Widow wins $5 million settlement in asbestos lawsuit

June 26th, 2006

A jury has awarded $5 million to a woman whose husband died from a disease caused by asbestos exposure. James Terrance worked as a contract employee at an ExxonMobil plant in Baton Rouge, Louisiana, in the 1960s. He chipped paint containing asbestos from pipes at the plant, thus contracting mesothelioma. Mesothelioma, cancer of the lining of the heart, lungs and abdominal cavity, has been linked to exposure to high levels of asbestos.

The 11-person jury ruled that ExxonMobil was solely responsible for failing to protect its contract workers from the deadly effects of asbestos. “Exxon knew about all the dangers since the 1930s and protects its own employees from those dangers,” said Lewis Unglesby, mesothelioma attorney for Terrance’s widow, Sadie Mae. “We’re very gratified.” He argued, and the jury concurred, that the company’s contract workers were routinely exposed to asbestos—whereas its own workers were not.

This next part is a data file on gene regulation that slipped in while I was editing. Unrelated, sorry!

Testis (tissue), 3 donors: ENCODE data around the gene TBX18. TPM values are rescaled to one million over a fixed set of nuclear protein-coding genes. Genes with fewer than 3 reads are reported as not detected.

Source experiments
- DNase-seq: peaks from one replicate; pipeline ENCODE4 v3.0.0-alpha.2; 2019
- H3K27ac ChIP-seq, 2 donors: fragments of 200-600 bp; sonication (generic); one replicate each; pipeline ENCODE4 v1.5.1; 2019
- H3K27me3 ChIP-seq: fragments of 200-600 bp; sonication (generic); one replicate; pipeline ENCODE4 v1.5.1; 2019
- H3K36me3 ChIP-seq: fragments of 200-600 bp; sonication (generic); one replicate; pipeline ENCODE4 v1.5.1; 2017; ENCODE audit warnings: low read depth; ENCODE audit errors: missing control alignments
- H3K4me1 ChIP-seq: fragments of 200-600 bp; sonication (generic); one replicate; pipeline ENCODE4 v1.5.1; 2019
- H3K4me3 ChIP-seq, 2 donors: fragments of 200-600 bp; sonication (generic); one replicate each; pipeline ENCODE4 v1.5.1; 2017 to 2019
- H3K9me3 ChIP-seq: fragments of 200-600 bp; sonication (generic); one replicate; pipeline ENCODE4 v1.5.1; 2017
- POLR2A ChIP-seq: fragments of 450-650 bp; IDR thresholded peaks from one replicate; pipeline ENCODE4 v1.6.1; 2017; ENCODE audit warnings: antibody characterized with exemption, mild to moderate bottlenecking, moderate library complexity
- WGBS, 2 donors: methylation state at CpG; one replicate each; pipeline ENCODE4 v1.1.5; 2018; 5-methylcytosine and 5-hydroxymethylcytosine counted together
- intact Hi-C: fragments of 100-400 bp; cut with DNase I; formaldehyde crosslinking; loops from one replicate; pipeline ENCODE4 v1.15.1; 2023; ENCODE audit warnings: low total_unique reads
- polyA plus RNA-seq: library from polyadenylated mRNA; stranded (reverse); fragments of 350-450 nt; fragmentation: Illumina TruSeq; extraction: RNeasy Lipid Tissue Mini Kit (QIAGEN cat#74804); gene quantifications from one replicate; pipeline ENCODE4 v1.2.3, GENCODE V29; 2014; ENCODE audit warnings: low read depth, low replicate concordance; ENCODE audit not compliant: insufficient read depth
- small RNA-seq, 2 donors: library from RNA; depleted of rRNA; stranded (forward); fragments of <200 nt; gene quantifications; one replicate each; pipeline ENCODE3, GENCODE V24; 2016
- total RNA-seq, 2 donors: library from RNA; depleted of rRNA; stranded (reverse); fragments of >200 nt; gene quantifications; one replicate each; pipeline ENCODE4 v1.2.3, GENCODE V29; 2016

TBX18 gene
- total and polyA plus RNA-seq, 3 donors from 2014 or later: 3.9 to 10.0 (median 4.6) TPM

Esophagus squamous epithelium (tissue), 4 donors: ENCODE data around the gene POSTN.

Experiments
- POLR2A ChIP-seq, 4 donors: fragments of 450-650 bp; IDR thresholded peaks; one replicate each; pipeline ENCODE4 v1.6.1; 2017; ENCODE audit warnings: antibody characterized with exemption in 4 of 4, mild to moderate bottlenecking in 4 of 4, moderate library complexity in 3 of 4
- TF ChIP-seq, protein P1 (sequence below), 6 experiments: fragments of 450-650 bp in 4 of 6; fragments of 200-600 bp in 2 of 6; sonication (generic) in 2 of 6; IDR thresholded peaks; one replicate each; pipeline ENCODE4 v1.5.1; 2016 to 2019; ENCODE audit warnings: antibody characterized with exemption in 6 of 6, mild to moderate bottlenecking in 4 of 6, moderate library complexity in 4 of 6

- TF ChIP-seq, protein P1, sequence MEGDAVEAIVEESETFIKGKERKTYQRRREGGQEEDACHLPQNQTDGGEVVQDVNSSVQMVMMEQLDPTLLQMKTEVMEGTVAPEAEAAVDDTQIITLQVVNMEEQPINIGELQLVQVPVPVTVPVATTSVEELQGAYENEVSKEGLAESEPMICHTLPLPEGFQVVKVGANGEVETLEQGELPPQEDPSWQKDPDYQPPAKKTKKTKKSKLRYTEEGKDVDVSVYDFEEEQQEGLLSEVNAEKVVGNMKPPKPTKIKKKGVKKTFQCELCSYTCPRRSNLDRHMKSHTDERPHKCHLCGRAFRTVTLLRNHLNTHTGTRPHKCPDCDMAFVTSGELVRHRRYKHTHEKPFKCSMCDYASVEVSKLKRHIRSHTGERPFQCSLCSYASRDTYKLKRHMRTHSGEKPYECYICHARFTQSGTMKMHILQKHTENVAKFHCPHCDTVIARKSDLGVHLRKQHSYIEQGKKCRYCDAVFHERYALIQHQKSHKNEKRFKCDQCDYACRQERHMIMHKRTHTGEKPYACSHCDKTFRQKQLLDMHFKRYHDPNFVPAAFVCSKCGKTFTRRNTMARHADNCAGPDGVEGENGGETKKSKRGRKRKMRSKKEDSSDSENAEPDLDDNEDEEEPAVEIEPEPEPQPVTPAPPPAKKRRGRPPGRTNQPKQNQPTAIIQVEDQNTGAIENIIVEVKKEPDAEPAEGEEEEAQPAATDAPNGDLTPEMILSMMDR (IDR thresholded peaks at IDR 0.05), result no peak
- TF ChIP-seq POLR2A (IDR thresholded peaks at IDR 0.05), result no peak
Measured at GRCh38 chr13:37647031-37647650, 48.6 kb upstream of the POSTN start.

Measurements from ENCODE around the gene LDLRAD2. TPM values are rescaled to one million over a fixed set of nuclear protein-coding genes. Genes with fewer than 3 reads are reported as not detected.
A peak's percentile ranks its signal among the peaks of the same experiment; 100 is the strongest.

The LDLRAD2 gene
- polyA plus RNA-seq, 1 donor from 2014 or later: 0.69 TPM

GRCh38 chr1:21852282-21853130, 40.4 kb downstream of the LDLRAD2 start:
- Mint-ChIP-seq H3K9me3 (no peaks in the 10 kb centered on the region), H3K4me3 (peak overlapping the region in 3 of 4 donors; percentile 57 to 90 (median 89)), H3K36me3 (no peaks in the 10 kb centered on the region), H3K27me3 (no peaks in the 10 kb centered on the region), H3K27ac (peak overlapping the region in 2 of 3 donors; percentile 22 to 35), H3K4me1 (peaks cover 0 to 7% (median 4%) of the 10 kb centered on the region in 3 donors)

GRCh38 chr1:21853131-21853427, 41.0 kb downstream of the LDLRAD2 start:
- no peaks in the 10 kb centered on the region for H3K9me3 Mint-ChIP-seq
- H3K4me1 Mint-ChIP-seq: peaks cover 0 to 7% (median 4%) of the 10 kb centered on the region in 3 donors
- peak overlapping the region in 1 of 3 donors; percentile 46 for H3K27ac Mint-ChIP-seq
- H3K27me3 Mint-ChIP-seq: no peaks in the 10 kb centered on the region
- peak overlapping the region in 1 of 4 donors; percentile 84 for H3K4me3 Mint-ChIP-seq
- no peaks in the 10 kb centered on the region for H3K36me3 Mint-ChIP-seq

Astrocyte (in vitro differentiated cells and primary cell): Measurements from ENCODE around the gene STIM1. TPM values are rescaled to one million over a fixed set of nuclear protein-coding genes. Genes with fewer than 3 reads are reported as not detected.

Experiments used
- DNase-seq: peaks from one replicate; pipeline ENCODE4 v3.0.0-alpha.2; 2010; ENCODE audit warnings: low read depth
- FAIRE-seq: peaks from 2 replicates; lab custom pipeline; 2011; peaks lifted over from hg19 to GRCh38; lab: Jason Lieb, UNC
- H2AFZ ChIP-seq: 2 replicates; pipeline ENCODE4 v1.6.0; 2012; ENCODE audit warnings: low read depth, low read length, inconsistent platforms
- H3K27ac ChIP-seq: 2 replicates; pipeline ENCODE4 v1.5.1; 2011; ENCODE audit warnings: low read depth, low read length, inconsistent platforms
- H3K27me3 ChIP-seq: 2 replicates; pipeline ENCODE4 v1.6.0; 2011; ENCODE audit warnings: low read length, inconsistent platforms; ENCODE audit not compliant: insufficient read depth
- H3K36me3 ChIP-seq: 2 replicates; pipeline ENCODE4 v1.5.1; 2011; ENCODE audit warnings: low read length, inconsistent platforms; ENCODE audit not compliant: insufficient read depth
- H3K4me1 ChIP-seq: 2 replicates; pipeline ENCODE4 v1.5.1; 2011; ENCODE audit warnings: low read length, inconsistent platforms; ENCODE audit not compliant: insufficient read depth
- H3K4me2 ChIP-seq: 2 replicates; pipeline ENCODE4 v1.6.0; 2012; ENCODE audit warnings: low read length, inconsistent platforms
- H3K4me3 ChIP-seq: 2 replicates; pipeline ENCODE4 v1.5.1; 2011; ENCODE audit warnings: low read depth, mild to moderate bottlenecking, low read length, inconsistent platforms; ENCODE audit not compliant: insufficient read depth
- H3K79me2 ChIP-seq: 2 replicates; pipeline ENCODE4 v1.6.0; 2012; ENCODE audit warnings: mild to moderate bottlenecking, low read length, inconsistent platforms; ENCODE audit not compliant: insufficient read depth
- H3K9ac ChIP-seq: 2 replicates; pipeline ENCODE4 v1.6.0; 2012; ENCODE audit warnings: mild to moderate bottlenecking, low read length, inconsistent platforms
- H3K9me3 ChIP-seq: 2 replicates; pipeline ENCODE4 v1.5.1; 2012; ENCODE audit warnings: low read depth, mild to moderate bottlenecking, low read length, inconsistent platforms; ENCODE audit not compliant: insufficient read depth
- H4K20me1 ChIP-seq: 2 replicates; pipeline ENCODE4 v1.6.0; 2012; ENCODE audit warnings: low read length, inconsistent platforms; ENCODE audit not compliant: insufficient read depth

There are an estimated 8 million victims of asbestos exposure in the United States alone, and the number of mesothelioma lawsuits is expected to hold steady for another 20 or 30 years.

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